Bradford Peace Trail
 
 
 
 
 
 
 
 
 
 
 
 
             
   
20 Peace Sculptures J.B. Priestley Library
 
i. The Peace Sculpture: There are two copies of this in the J. B. Priestley Library, on the ground floor and in the Commonweal Collection room, on the second floor.
  Chris Hoggett created both, he being the brother to David Hoggett the first Commonweal Librarian (see site 19). The word 'peace' is inscribed on the base of the sculpture in fifty-three different languages. On the original, smaller sculpture, in the Commonweal Collection room, the base revolved to show the many names of peace.
 
A small electrical motor powered it - but the motor burnt out. Currently the suspended dove is missing from this one (would the person who took it, please return it!).
ii. After the Storm: This is to be found in the University library on the ground floor, this plaque was sculpted by Josephina de Vasconcellos and presented in 1988 in memory of Professor Ted Edwards, the first Vice-Chancellor of Bradford University, 1966 - 1978. It depicts white peace doves on a rose marbled background.
Ted Edwards (1914 - 1996) promoted 'higher education for all' and introduced a student voice on the University Council, giving nine elected students considerable influence on the academic life of the University:
'He declared to a national newspaper, on 8 March 1968: It is the duty of students to rebel (against injustice, intolerance and exploitation) but it is the duty of a university to see that this rebellion is illuminated by reason and inquiry, and not by agitation and propaganda.'
(News and Views, Bradford University, 1996. Obituary)
He was also interested in the balance of world power and the stance of neutral and non-aligned third world nations. He was a champion of the establishment of a School of Peace Studies (see site 21), and siting it in Bradford.  
   
21 Peace Studies, Bradford University
 
  Bradford
University
has a strong
commitment, endorsed in its royal Charter of 1966, to the application of science, technology and social sciences to the welfare of the community. In the early 1970's a small group of The Society of Friends (Quakers)
were seeking a British University in which to establish a peace studies department.
They found Bradford University sympathetic. The idea of a Department of Peace Studies was 'born out of the realization that an interdisciplinary approach to studying the causes of conflict, and the conditions for more peaceful societies, was imperative if we were to meet the global problems facing humanity'. (Undergraduate prospectus, Department of Peace Studies, Bradford University)
In 1973, the Quaker Peace Studies Trust raised seventy-five thousand pounds in six weeks to establish a Chair in Peace Studies and the University matched this amount. The first Professor, Adam Curle (1916 - 2006), was appointed that year. An international group of eighteen students took the first postgraduate programme in 1974 - 75. From 1975 there were undergraduates too and a radical research programme developed that has international renown.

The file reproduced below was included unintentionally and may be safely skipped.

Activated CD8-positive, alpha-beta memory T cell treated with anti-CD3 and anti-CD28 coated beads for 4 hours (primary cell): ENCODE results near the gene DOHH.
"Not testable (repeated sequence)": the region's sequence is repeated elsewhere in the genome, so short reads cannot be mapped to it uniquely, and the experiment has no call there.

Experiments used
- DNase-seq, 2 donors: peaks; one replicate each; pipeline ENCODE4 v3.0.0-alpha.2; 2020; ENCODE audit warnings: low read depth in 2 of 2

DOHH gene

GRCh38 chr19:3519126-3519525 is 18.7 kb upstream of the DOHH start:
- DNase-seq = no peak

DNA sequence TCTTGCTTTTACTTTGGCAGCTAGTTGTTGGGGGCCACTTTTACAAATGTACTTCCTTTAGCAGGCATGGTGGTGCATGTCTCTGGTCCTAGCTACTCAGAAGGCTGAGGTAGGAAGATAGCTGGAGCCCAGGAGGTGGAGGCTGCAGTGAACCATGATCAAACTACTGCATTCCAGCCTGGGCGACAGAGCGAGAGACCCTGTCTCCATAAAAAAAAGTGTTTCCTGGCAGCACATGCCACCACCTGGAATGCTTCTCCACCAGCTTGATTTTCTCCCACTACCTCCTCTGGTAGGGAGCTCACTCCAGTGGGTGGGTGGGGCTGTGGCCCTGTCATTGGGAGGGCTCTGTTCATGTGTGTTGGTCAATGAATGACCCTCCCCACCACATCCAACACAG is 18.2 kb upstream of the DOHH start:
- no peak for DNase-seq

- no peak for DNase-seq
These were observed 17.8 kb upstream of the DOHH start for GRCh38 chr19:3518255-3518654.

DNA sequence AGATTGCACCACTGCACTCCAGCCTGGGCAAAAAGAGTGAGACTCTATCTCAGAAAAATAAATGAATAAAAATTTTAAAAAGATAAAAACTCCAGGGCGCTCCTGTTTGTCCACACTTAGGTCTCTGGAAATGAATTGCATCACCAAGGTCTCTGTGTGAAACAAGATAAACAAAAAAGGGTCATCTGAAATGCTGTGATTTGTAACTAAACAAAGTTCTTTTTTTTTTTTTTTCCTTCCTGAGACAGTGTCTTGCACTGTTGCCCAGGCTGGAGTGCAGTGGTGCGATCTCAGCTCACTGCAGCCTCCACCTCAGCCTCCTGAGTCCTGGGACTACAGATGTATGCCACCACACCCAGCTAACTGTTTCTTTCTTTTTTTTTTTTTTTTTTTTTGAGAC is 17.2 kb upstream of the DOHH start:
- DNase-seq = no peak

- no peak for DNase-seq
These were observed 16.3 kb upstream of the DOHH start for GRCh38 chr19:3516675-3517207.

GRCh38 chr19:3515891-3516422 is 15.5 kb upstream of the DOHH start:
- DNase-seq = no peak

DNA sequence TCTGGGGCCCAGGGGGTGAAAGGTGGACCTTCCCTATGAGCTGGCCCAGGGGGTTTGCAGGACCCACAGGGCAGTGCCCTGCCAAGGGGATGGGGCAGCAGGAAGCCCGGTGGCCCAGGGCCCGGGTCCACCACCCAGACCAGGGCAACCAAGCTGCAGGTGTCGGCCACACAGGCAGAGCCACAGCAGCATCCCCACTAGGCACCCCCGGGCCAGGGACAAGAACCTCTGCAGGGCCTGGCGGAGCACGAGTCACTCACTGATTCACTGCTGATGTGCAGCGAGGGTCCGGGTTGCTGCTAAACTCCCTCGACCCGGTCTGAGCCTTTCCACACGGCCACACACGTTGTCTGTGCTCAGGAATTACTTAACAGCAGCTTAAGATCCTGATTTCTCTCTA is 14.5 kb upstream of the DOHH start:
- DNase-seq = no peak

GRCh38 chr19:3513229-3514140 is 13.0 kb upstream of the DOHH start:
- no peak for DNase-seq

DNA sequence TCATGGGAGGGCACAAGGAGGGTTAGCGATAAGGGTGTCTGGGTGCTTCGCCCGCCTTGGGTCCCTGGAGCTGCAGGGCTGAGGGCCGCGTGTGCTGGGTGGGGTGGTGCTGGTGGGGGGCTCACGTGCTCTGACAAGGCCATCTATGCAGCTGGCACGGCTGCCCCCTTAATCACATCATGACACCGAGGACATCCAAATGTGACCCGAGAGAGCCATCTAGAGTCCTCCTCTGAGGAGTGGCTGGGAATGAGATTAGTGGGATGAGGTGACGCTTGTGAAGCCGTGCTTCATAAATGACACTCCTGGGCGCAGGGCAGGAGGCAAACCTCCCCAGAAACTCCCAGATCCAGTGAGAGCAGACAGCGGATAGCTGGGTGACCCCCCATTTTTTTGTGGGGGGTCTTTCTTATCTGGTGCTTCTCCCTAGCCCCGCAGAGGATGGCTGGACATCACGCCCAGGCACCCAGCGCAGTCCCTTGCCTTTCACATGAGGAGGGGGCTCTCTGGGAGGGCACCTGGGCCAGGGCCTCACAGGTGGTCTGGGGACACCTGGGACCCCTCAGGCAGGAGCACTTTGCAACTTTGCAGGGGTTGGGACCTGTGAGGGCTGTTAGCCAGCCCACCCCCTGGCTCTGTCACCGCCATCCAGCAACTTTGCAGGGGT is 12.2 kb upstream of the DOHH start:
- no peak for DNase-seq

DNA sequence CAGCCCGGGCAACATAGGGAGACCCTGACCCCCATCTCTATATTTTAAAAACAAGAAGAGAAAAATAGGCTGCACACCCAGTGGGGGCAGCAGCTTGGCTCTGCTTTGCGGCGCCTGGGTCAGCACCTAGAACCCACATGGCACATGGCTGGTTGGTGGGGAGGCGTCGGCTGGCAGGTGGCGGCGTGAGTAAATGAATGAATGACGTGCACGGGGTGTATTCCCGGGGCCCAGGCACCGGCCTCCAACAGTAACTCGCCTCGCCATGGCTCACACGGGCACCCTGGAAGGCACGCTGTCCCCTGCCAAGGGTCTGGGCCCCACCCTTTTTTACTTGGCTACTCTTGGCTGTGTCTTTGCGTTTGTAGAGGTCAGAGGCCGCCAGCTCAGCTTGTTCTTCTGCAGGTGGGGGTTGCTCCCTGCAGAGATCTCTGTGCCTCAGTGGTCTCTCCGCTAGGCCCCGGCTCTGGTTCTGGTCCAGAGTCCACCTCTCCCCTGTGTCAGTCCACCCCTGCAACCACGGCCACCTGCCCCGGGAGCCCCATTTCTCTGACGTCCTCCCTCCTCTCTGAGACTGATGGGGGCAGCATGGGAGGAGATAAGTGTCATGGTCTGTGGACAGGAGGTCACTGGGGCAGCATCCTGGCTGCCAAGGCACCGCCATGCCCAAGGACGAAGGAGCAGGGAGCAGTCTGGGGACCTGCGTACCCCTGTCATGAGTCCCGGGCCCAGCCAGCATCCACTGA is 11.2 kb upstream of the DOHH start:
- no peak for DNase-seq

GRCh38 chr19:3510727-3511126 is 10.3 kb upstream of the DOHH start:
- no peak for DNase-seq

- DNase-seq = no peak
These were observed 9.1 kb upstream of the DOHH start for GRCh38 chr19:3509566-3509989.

Courses cover all aspects of peace and conflict studies, social change and international security. The Department has students from the UK and from over thirty other countries across the world. They come because of its high academic standard and also because it is a place where staff and students are committed to putting the issues of peace and justice into practice.
   
22 Interfaith Education Centre
 
The Interfaith Education Centre was established in 1983 by Bradford Local Education Authority. After some time in temporary locations - a room at Bradford College and then in Wapping First School- it moved  
to its permanent location in a former school building on Listerhills Road, some half a mile west of the city centre.
Its foundation arose as a condition placed by the local faith communities on the local education authority for the agreement and publication of a new multifaith syllabus for Religious Education in the Bradford District. This project had brought together local members of the major world faith communities with teachers, trade union officials and local government officers. Since then the Centre has provided teaching support and resources for schools and the community on the major world faiths, and on justice and peace, something vital in a multifaith city with some sixty cultures.
The Centre is to move again in 2008, twenty five years on, to be part of the refurbished Great Horton Methodist Church building (on Great Horton Road just outside the outer ring road).
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